I agree that businesses can operate more efficiently without government regulation. However, time and time again history has shown us that there will be those who will abuse the system to maximize their gain. Regulation to prevent harm to the consumer is essential. Where is the line drawn? Well, that's the black magic of economic governance. Human nature being what it is, and with corporations embodying the most cut-throat aspects of human nature, I have little faith in corporate entities to police themselves.
Business interests wield considerable power in the US and, though a touch less so here in Canada, they are a mighty force that shapes our society. We have given our schools over to training employees, we have given industry a veto over our environment and the spectre of a profit-oriented health system looms ever larger as we wait for the baby boomers to become daisy bloomers.
Human nature has put our Canadian health system to the test. The current system is being flooded with cost overruns. As more and more treatments become available for more and more health problems, the price of keeping people alive past the point of natural selection will continue to skyrocket. The system is bureaucratic, difficult to manage and inefficient. It is the price of a public service to bloat itself. When there is no one to answer to other than the anonymous taxpayer plus the required transparency of a public service, the many-headed hydra of governmental inefficiency will rear its ugly
The alternative, however, is apallingly clear. A private sector health industry will always put profit first. Corners will be cut, people will be denied service, the cold brutality of darwinian economics will eradicate any faint trace of altruism that may yet linger in a public health system. The business of health would hum like a lean, mean, well-oiled machine. If it didn't, well, that's more profit that's not being squeezed out and if businesses do one thing well it's squeezing for profit so tight that blood comes out of every pore. Oh, human nature, you kill me.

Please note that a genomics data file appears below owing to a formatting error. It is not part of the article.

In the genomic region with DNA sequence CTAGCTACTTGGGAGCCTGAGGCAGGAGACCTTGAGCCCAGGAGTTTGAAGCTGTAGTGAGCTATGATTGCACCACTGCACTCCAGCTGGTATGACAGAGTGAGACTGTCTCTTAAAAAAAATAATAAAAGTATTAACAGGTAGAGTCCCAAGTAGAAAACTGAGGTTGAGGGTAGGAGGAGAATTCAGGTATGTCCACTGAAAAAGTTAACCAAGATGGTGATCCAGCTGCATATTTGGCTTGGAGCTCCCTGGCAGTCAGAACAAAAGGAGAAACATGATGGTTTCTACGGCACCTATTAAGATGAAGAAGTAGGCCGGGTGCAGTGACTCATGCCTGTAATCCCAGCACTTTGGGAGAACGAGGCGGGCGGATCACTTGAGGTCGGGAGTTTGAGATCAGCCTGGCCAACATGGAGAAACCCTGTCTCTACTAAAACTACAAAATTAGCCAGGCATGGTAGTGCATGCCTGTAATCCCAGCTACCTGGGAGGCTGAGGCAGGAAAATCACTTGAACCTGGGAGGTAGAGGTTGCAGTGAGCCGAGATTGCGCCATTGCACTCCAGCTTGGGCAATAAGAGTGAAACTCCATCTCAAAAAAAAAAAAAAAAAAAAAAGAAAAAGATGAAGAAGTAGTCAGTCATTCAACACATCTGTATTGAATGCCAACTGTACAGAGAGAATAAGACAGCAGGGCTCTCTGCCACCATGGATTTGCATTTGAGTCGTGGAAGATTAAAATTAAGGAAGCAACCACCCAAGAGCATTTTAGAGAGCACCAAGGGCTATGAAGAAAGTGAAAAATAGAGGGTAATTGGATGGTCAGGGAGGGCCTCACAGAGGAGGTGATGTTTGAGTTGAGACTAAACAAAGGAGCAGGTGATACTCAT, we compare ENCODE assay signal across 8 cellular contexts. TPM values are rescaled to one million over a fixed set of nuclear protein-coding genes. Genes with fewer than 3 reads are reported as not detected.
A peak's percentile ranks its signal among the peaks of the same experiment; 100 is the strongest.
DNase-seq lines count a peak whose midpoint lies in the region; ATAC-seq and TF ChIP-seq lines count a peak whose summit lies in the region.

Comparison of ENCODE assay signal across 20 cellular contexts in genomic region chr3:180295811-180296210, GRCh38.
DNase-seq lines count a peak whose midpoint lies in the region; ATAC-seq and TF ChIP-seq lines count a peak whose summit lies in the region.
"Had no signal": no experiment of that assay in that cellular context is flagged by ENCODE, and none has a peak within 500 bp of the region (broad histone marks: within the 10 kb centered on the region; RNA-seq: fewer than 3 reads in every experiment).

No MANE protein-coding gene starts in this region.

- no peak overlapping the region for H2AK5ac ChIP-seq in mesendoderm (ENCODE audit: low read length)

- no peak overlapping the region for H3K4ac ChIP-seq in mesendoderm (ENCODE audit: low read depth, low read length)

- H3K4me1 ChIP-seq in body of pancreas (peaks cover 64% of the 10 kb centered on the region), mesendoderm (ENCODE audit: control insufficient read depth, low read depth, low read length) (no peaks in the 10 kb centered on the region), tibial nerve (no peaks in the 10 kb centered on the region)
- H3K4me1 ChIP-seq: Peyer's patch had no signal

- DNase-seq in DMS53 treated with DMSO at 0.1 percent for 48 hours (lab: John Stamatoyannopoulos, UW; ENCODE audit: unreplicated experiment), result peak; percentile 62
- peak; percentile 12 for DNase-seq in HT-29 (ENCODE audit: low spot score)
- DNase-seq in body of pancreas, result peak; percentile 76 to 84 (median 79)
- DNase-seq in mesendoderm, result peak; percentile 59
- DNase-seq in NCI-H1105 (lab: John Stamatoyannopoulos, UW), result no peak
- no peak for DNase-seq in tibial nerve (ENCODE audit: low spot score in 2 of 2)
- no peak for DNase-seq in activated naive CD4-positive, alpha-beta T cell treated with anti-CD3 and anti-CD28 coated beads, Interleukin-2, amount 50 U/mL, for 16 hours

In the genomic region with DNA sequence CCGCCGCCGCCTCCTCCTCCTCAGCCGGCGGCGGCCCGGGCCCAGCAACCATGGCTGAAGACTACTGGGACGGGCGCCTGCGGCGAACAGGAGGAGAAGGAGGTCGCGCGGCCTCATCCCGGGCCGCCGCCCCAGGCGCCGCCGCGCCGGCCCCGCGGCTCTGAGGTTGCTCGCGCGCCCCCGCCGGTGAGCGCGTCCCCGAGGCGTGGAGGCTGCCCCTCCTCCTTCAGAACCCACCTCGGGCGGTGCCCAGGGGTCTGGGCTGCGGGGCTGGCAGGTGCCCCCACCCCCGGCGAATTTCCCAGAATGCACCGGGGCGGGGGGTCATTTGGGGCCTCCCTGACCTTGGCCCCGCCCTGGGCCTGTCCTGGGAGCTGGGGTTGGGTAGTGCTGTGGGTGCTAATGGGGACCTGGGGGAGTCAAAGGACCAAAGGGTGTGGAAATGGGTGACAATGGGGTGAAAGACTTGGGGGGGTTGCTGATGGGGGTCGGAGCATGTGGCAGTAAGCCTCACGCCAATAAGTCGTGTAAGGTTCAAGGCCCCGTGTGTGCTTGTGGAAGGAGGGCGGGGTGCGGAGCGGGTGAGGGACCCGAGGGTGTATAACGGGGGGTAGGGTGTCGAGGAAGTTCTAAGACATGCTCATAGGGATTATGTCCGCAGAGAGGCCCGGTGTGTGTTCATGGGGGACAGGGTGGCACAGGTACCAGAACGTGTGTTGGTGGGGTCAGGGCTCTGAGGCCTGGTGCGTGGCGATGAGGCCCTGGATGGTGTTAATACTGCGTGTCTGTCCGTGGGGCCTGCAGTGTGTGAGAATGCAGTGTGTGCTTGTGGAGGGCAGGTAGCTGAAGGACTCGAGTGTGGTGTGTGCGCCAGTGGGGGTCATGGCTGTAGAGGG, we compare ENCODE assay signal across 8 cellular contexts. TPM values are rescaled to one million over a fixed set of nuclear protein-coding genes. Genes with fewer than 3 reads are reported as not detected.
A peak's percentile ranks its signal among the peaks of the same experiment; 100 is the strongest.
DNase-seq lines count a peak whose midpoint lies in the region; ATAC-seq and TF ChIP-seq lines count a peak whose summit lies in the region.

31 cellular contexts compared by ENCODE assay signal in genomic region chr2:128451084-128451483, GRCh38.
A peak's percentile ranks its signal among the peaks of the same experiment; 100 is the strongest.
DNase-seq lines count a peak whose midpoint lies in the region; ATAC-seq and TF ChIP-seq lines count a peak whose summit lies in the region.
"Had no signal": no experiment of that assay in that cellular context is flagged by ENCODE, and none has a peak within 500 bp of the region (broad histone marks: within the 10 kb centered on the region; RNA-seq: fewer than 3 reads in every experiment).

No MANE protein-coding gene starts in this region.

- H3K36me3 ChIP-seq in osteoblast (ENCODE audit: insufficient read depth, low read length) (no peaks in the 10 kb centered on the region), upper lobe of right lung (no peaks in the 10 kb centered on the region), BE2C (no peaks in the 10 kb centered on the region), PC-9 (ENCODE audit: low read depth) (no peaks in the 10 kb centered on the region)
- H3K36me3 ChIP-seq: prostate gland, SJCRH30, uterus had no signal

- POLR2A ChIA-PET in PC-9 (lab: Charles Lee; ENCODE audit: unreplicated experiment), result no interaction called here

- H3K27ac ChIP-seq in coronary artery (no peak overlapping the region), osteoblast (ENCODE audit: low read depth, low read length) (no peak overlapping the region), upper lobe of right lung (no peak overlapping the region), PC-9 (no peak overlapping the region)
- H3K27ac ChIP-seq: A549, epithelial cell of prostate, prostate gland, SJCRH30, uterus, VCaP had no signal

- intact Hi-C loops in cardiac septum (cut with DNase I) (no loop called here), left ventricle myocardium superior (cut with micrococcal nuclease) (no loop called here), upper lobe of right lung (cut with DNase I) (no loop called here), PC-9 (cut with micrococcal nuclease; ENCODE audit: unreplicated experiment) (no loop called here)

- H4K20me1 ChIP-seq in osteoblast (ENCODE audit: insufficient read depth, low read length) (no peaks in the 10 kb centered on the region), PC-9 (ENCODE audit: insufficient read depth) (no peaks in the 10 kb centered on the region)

So what's a hater of human nature to do? How about: be optimistic. People in this country like their public health care. As much as we complain about the problems, we complain even more about the threats to privatise the system. I believe today's system is stronger than when it first started. The problems of today come from a slow reaction time and poor planning to an increased demand. We adapt slowly but we adapt. It's true that there have to be problems before people will change things and that anyone with a bit of sense can see those coming down the road. But in the end, change is made. As danger grows, so grows salvation. As I've said in the past, the danger is always being willing to change before it becomes too late. I do believe we have the foresight to recognize it, and I do believe there will always be the will to change.
I do have faith in humanity. While I am willing to concede that it may be a naive take on human history, though we have done so much harm to one another, I can see the great work we have done to build ourselves up. Let's hope we don't blow it.